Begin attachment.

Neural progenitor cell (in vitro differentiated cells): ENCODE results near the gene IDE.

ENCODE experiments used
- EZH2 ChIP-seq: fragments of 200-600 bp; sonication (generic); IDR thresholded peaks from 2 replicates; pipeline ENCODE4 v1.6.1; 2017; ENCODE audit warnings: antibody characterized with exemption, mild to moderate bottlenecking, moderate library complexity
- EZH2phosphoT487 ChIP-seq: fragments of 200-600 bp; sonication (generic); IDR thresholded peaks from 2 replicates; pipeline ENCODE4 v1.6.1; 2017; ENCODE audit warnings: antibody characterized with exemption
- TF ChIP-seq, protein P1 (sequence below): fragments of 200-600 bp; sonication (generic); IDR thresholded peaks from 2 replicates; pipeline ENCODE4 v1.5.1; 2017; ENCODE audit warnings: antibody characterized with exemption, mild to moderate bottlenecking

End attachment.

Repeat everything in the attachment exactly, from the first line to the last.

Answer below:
Neural progenitor cell (in vitro differentiated cells): ENCODE results near the gene IDE.

ENCODE experiments used
- EZH2 ChIP-seq: fragments of 200-600 bp; sonication (generic); IDR thresholded peaks from 2 replicates; pipeline ENCODE4 v1.6.1; 2017; ENCODE audit warnings: antibody characterized with exemption, mild to moderate bottlenecking, moderate library complexity
- EZH2phosphoT487 ChIP-seq: fragments of 200-600 bp; sonication (generic); IDR thresholded peaks from 2 replicates; pipeline ENCODE4 v1.6.1; 2017; ENCODE audit warnings: antibody characterized with exemption
- TF ChIP-seq, protein P1 (sequence below): fragments of 200-600 bp; sonication (generic); IDR thresholded peaks from 2 replicates; pipeline ENCODE4 v1.5.1; 2017; ENCODE audit warnings: antibody characterized with exemption, mild to moderate bottlenecking